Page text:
Chinese PV maker LONGi scores CAFC win in Hanwha legal battle

The United States Court of Appeals for the Federal Circuit (CAFC) on June 10 upheld a Final Written decision of the Patent Trial and Appeal Board (PTAB) of the United States Patent and Trademark Office (USPTO) invalidating the U.S. Patent No. 9,893,215 held by South Korean photovoltaics (PV) manufacturer Hanwha Solutions Corp. (韩华思路信株式会社), a subsidiary of multinational conglomerate Hanwha Group (韩华集团). The PTAB’s decision was entered in December 2020 as a response to a petition for an inter partes review (IPR) proceeding on the challenged patent filed by its Chinese rival LONGi Green Energy Technology Co., Ltd. (隆基绿能科技股份有限公司) in 2019.


Xi’an city, Shannxi province-headquartered LONGi was established in 2000 and became listed on the Shanghai Stock Exchange in 2012. It is the world’s biggest monocrystalline silicon wafer maker. Hanwha Solutions Corp. was founded in 1965 as Hanwha Chemical Corp. and rebranded as it is in January 2020 when Hanwha Chemical Corp. merged with Hanwha Q Cells & Advanced Materials Corp., which itself was formed out of a 2018 merger of Hanwha Q Cells Co., Ltd. and Hanwha Advanced Materials Co., Ltd., two subsidiaries of Hanwha Group. Q Cells was initially founded as a solar cell manufacturer in 1999 in Thalheim, Germany, and had grown into one of the world’s largest solar cell manufacturers before its listing on the Frankfurt Stock Exchange in 2005. Q Cells was purchased out of bankruptcy in 2012 by Hanwha Group.


Hanwha Solutions has filed a succession of lawsuits against LONGi in the U.S., Germany, Australia, France, and the Netherlands since March 2019 for infringement of its patent No. ’215 covering a method for manufacturing a solar cell with a surface-passivating dielectric double layer, which is equivalent to EP 2,220,689 in the European Union, No. 2008323025 in Australia, and No. 200880124779 in China. Hanwha Solutions utilized the patented passivation technology in Q.ANTUM, a technology for significantly increasing the efficiency of solar cells, which are semiconductor devices that utilize the photovoltaic effect to convert sunlight (i.e., photons) into electricity.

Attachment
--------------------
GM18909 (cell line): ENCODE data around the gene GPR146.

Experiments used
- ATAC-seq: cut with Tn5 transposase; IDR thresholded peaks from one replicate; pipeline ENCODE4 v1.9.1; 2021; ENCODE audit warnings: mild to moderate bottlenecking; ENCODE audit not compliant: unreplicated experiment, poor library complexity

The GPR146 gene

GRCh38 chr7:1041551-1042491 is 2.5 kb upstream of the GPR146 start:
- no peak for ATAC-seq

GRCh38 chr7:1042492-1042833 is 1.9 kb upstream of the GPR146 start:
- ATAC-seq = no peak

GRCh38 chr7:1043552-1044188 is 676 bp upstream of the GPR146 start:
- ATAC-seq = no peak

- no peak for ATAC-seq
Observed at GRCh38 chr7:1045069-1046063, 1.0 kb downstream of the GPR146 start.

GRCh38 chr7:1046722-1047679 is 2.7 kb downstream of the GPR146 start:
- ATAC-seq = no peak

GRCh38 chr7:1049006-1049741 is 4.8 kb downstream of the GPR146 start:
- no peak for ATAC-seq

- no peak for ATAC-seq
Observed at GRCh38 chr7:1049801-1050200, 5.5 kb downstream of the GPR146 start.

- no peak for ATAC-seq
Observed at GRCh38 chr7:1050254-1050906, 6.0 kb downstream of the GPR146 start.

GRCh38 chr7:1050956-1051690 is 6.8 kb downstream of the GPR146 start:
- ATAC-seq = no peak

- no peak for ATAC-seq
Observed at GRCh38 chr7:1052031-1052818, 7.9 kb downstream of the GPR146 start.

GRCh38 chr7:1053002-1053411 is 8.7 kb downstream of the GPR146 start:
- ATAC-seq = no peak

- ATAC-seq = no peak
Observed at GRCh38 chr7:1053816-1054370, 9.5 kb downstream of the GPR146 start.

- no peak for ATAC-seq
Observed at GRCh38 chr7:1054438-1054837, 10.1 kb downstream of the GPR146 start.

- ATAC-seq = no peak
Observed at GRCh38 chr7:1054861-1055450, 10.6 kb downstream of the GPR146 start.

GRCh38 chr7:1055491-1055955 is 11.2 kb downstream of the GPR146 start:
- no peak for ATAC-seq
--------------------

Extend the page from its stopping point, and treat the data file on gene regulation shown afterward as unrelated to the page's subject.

As a starter of the litigation battle, Hanwha Q Cells & Advanced Materials Corp. and Hanwha Q Cells USA, Inc. on March 4, 2019 filed a complaint with the United States International Trade Commission (USITC) claiming that certain photovoltaic cells and products manufactured by LONGi, Chinese company JinkoSolar Holding Co., Ltd. (晶科能源股份有限公司), the world’s largest solar panel maker, and Norwegian company Renewable Energy Corp. (REC), a then subsidiary of the China National Chemical Corp. (ChemChina), and imported into the U.S. infringed Hanwha Solutions’s U.S. Patent No. ’215 under section 337 of the Tariff Act of 1930. The complainants requested that the Commission institute an investigation and, after the investigation, issued a limited exclusion order and cease and desist orders.


The ITC in June 2020 terminated the investigation with a finding of no violation of section 337 by the three accused parties. Hanwha Q Cells in July 2020 filed an appeal against the ITC’s decision in the CAFC, which in turn upheld the decision in July 2021.


One day later than the filing date of the ITC complaint, Hanwha Q Cells filed three separate complaints against LONGi, Rinko, and REC in the United States District Court for the District of Delaware for infringement of Patent No. ’215. In the complaint against LONGi, the company was accused of manufacturing and distributing over 30 infringing solar modules including LR6-60PD-295M, LR6-60PD-300M, and LR6-60PD-305M in the U.S.